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Summer 2024 challenge: phase 1 contestant

Development of Molecular Glue Protein Degraders for Neurodegenerative Diseases

Fereshteh Azimian, University of south carolina, Columbia, United States

Targeted protein degradation (TPD) is an emerging therapeutic approach that aims to eliminate disease-causing proteins by recruiting them for rapid destruction via the ubiquitin-proteasome system (UPS) pathway. The aggregation of misfolded proteins plays a crucial role in the development of the neurodegenerative diseases. To combat protein aggregation, strategies that enhance autophagy are being explored. TPD leverages “molecular glue” protein degraders, which facilitate the connection between an E3 ligase enzyme and disease-causing proteins, leading to enhanced ubiquitination and subsequent degradation. Here, we focus on developing molecular glues to facilitate connect between the aggregated proteins in neurodegenerative disease such as amyloid beta (Aβ) and phosphorylated tau with the E3 ligase. This led to degradation of disease-causing proteins by bringing the proteasome into proximity with them. Molecular glues offer new therapeutic avenues for addressing unmet medical needs.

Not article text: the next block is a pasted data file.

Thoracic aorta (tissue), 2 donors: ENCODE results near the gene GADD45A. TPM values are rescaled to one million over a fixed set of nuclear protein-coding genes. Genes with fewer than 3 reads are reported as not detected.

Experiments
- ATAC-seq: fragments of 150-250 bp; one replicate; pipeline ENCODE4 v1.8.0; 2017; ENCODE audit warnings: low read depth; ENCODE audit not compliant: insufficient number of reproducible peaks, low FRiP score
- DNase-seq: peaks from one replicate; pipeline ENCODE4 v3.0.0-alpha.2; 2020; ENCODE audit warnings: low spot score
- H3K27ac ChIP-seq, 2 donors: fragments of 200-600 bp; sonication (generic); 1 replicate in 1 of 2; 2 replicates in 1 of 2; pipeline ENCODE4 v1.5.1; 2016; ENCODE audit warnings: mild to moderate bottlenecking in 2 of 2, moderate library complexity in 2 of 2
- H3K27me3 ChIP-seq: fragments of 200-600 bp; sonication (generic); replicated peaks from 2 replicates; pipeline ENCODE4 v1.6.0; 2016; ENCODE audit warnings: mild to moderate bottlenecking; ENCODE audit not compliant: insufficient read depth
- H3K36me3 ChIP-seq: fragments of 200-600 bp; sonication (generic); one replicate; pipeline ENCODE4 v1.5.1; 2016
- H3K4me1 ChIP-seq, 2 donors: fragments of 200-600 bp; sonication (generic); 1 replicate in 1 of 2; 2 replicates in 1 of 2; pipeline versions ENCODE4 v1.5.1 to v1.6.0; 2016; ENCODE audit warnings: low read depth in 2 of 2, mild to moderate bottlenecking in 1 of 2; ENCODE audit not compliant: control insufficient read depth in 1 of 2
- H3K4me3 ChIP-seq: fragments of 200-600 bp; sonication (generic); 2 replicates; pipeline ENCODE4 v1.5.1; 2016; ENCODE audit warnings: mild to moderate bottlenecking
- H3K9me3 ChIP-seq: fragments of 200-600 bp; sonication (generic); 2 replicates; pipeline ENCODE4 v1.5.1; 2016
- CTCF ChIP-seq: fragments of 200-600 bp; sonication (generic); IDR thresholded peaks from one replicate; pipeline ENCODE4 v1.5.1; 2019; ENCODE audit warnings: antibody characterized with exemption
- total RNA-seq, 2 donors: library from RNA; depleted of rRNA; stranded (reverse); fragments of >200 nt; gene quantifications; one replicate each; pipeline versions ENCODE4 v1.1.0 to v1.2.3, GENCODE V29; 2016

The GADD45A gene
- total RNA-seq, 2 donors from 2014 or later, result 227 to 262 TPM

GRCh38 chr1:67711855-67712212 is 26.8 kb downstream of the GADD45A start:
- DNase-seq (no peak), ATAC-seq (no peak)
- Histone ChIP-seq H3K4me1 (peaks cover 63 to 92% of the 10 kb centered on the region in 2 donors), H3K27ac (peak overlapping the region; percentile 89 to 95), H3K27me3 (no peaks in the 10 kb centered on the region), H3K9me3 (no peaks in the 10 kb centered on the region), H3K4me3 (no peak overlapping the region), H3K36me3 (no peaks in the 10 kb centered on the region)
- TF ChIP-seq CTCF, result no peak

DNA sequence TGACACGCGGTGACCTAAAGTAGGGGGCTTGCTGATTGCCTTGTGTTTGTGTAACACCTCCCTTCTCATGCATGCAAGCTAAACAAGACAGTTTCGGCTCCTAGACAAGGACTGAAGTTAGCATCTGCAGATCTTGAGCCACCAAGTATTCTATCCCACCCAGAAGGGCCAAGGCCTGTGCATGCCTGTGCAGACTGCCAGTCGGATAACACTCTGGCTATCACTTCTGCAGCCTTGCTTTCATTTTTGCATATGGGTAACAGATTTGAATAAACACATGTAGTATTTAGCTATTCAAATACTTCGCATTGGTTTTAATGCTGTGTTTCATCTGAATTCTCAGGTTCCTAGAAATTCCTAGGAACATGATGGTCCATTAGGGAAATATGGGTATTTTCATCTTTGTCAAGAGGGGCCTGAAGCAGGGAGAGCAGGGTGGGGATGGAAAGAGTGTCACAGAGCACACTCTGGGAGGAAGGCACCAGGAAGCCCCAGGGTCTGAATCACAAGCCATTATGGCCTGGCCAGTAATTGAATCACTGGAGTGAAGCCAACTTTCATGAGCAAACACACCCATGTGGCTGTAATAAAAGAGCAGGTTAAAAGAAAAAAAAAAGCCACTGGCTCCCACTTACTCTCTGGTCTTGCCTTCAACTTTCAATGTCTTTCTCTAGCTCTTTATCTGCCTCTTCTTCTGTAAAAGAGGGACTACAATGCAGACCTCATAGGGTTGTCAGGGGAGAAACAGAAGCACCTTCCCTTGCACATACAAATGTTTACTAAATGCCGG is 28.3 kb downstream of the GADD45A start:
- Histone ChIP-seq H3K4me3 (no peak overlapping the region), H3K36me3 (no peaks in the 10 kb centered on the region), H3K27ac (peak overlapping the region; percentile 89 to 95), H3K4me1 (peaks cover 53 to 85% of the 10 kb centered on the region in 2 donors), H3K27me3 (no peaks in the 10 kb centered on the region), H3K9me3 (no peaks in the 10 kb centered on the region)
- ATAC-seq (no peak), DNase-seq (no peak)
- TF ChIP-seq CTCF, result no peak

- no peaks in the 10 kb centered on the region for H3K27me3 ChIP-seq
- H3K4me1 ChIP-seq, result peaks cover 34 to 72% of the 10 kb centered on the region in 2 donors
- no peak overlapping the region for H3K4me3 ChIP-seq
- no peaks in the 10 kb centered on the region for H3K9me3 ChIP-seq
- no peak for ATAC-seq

Fereshteh intends to achieve the following milestones:
  1. Virtual screening to find molecular glues to facilitate connect between the neurodegenerative disease-causing and E3 ligase proteins
  2. Biological evaluation of identified Hits for interaction with E3 ligase
  3. Lead optimization of identified Hit molecular glues